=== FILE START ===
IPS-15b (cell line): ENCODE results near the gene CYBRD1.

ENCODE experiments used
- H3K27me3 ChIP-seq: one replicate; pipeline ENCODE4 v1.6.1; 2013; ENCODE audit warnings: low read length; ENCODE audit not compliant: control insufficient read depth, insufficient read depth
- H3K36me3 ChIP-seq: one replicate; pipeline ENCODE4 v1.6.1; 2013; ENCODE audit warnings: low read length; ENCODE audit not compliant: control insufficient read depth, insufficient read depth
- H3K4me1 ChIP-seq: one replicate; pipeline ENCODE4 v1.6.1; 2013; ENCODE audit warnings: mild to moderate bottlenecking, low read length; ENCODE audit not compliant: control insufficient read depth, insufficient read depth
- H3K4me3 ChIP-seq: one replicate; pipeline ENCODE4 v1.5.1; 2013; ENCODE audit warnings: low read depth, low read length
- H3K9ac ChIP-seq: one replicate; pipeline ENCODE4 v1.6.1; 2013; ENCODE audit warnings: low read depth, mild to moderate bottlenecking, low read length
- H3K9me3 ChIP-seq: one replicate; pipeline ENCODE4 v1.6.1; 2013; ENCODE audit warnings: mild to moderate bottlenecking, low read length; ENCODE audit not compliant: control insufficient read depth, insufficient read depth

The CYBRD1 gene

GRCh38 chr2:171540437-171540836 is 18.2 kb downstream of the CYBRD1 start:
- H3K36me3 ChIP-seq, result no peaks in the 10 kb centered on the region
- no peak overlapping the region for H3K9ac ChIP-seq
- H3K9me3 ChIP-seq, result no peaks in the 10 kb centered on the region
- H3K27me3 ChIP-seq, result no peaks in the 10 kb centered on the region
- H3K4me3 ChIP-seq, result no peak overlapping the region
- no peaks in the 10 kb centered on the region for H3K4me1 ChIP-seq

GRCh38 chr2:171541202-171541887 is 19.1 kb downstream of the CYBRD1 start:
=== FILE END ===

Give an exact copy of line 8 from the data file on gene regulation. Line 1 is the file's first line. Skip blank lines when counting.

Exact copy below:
- H3K9me3 ChIP-seq: one replicate; pipeline ENCODE4 v1.6.1; 2013; ENCODE audit warnings: mild to moderate bottlenecking, low read length; ENCODE audit not compliant: control insufficient read depth, insufficient read depth